Study guides

☆☆

Q: What is the difference between an arithmetic series and an arithmetic sequence?

Write your answer...

Submit

Still have questions?

Continue Learning about Other Math

An arithmetic series is a fairly similar to an arithmetic sequence except for the fact that in a series you are adding the numbers in between, not putting commas. Example: Sequence 1,3,5,7,.........n Series 1+3+5+7+..........+n Hope this helped(:

Yes, with a difference of zero between terms. It is also a geometric series, with a ratio of 1 in each case.

The question needs to be a bit more specific than that!

It is an arithmetic sequence. To differentiate arithmetic from geometric sequences, take any three numbers within the sequence. If the middle number is the average of the two on either side then it is an arithmetic sequence. If the middle number squared is the product of the two on either side then it is a geometric sequence. The sequence 0, 1, 1, 2, 3, 5, 8 and so on is the Fibonacci series, which is an arithmetic sequence, where the next number in the series is the sum of the previous two numbers. Thus F(n) = F(n-1) + F(n-2). Note that the Fibonacci sequence always begins with the two numbers 0 and 1, never 1 and 1.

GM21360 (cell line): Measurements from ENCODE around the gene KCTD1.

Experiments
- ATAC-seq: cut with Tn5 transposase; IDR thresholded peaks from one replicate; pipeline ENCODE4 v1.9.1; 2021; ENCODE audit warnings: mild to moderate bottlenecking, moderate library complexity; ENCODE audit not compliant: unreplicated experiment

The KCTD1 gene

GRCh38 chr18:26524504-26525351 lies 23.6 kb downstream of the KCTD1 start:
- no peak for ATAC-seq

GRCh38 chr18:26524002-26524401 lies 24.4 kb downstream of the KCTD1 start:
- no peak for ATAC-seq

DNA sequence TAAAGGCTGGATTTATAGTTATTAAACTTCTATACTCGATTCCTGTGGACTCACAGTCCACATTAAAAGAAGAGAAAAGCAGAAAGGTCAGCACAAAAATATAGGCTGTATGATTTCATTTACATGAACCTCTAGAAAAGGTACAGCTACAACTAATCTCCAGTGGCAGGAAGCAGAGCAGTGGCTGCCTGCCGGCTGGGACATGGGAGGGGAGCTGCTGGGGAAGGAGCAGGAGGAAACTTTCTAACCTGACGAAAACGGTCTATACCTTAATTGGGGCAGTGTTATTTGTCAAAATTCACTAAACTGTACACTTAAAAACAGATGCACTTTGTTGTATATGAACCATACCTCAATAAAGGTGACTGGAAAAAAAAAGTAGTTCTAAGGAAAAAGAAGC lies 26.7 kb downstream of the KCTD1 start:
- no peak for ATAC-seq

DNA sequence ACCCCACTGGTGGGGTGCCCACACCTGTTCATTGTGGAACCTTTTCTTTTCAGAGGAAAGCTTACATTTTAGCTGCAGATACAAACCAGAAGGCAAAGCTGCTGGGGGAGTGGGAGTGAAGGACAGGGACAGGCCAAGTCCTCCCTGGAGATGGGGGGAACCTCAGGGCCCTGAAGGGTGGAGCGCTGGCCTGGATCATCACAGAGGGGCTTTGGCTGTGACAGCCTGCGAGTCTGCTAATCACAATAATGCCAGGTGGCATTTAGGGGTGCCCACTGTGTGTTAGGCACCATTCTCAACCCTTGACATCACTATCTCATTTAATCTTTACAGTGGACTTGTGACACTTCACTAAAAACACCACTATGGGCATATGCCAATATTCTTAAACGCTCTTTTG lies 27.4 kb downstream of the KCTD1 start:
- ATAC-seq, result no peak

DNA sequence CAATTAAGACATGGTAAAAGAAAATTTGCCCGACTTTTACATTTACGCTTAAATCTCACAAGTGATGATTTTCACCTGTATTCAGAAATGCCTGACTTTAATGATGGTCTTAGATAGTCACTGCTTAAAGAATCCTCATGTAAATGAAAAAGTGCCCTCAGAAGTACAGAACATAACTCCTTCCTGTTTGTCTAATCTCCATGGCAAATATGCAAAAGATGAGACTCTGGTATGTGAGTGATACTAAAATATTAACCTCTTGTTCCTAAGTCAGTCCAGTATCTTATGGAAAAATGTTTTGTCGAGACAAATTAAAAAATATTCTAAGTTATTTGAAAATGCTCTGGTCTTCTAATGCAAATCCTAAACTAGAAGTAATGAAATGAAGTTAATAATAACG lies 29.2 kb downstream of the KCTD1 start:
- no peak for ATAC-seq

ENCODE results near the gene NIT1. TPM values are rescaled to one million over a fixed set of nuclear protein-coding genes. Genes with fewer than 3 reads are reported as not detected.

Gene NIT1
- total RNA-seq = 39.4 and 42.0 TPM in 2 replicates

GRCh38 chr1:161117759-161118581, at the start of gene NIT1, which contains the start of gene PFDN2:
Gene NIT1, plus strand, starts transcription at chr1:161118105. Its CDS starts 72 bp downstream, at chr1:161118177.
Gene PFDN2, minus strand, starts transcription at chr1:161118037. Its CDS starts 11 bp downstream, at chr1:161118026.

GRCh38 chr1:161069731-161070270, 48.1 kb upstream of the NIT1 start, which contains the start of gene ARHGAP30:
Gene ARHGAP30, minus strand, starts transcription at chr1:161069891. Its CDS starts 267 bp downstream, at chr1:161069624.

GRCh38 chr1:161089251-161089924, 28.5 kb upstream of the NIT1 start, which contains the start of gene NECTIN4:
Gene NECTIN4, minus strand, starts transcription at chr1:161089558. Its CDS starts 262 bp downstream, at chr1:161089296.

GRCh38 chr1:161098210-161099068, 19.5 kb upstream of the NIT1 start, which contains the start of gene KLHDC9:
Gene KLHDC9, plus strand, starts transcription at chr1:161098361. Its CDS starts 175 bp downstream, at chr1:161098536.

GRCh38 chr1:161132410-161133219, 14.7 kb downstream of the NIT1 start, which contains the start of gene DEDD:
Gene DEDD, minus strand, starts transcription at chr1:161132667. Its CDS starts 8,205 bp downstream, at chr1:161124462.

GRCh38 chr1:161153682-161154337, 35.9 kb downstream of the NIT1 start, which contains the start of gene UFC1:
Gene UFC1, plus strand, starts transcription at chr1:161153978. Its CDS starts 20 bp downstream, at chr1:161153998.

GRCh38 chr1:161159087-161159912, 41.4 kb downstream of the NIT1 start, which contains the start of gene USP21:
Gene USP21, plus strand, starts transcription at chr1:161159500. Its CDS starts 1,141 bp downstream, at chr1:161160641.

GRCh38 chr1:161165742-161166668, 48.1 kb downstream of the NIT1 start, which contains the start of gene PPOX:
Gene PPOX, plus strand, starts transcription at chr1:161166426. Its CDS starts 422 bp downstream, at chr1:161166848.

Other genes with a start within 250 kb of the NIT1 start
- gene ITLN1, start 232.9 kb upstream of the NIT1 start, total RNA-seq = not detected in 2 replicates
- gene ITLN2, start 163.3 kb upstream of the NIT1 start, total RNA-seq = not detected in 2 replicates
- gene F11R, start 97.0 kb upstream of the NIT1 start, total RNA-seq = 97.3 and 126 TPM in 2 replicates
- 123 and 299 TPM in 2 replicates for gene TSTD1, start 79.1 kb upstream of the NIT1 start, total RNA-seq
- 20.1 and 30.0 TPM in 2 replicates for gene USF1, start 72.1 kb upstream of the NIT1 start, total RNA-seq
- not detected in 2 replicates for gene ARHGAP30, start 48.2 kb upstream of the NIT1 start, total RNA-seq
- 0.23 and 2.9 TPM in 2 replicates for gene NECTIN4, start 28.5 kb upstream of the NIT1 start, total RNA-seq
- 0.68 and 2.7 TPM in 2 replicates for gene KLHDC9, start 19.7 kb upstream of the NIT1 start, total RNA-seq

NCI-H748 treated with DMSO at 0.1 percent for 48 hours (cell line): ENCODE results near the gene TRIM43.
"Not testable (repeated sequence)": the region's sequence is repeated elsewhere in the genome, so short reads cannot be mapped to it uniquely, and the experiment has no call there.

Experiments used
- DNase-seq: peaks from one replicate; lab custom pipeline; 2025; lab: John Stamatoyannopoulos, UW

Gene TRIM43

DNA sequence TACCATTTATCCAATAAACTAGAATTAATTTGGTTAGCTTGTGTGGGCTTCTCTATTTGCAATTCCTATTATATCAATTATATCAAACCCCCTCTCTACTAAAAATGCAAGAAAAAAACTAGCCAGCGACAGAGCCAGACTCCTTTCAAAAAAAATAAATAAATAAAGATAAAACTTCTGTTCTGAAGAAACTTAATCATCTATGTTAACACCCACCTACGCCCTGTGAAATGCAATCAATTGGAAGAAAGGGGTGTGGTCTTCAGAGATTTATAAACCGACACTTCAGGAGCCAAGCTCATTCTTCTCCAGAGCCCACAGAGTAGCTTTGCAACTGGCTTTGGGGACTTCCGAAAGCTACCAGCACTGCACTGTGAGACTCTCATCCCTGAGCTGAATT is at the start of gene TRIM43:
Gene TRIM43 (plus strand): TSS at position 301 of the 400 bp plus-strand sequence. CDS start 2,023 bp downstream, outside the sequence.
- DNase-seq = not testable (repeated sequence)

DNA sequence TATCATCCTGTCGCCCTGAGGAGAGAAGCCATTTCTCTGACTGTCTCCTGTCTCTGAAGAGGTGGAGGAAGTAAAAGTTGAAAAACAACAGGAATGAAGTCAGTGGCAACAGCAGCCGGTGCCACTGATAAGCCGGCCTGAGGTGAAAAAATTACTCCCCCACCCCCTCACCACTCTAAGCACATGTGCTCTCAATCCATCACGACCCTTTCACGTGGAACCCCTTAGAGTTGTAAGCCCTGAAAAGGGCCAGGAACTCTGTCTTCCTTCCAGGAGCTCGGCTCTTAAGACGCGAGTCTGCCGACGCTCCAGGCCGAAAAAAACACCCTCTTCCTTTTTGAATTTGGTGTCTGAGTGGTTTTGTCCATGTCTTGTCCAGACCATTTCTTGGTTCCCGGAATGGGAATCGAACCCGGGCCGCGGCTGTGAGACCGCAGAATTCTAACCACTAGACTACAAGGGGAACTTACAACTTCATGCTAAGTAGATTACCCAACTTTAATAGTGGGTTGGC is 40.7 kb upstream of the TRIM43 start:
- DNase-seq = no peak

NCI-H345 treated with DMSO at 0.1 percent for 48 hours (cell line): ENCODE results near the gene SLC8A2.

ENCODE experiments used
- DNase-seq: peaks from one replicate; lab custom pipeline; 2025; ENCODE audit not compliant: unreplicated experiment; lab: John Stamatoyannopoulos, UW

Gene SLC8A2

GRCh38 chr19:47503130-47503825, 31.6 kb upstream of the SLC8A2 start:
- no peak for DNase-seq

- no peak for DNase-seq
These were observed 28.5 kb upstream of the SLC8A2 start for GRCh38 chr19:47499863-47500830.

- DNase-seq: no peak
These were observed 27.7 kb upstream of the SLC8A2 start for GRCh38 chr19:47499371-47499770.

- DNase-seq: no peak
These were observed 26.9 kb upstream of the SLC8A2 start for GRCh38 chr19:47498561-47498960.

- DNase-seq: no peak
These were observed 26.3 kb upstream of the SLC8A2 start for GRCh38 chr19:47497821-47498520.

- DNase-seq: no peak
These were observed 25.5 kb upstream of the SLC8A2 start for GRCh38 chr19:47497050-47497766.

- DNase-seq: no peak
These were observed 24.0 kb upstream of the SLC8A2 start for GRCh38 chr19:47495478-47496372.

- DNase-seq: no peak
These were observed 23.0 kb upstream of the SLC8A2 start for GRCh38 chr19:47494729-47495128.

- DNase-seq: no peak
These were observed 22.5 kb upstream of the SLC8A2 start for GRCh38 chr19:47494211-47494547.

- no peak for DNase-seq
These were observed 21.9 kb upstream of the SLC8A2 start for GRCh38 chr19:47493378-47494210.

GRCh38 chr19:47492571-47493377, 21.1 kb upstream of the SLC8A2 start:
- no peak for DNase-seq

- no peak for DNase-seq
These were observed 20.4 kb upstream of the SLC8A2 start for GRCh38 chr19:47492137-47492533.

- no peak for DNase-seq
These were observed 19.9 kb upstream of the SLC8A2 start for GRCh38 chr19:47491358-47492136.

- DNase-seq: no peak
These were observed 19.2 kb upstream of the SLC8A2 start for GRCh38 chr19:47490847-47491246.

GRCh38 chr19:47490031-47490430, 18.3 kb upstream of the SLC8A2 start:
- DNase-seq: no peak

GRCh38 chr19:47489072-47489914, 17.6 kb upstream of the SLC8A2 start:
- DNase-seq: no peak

Arithmetic, common difference 5.5

Related questions

An arithmetic series is a fairly similar to an arithmetic sequence except for the fact that in a series you are adding the numbers in between, not putting commas. Example: Sequence 1,3,5,7,.........n Series 1+3+5+7+..........+n Hope this helped(:

The difference between each number in an arithmetic series

Yes, with a difference of zero between terms. It is also a geometric series, with a ratio of 1 in each case.

An arithmetic series is the sequence of partial sums of an arithmetic sequence. That is, if A = {a, a+d, a+2d, ..., a+(n-1)d, ... } then the terms of the arithmetic series, S(n), are the sums of the first n terms and S(n) = n/2*[2a + (n-1)d]. Arithmetic series can never converge.A geometric series is the sequence of partial sums of a geometric sequence. That is, if G = {a, ar, ar^2, ..., ar^(n-1), ... } then the terms of the geometric series, T(n), are the sums of the first n terms and T(n) = a*(1 - r^n)/(1 - r). If |r| < 1 then T(n) tends to 1/(1 - r) as n tends to infinity.

Succession of numbers of which one number is designated as the first, other as the second, another as the third and so on gives rise to what is called a sequence. Sequences have wide applications. In this lesson we shall discuss particular types of sequences called arithmetic sequence, geometric sequence and also find arithmetic mean (A.M), geometric mean (G.M) between two given numbers. We will also establish the relation between A.M and G.M

The question needs to be a bit more specific than that!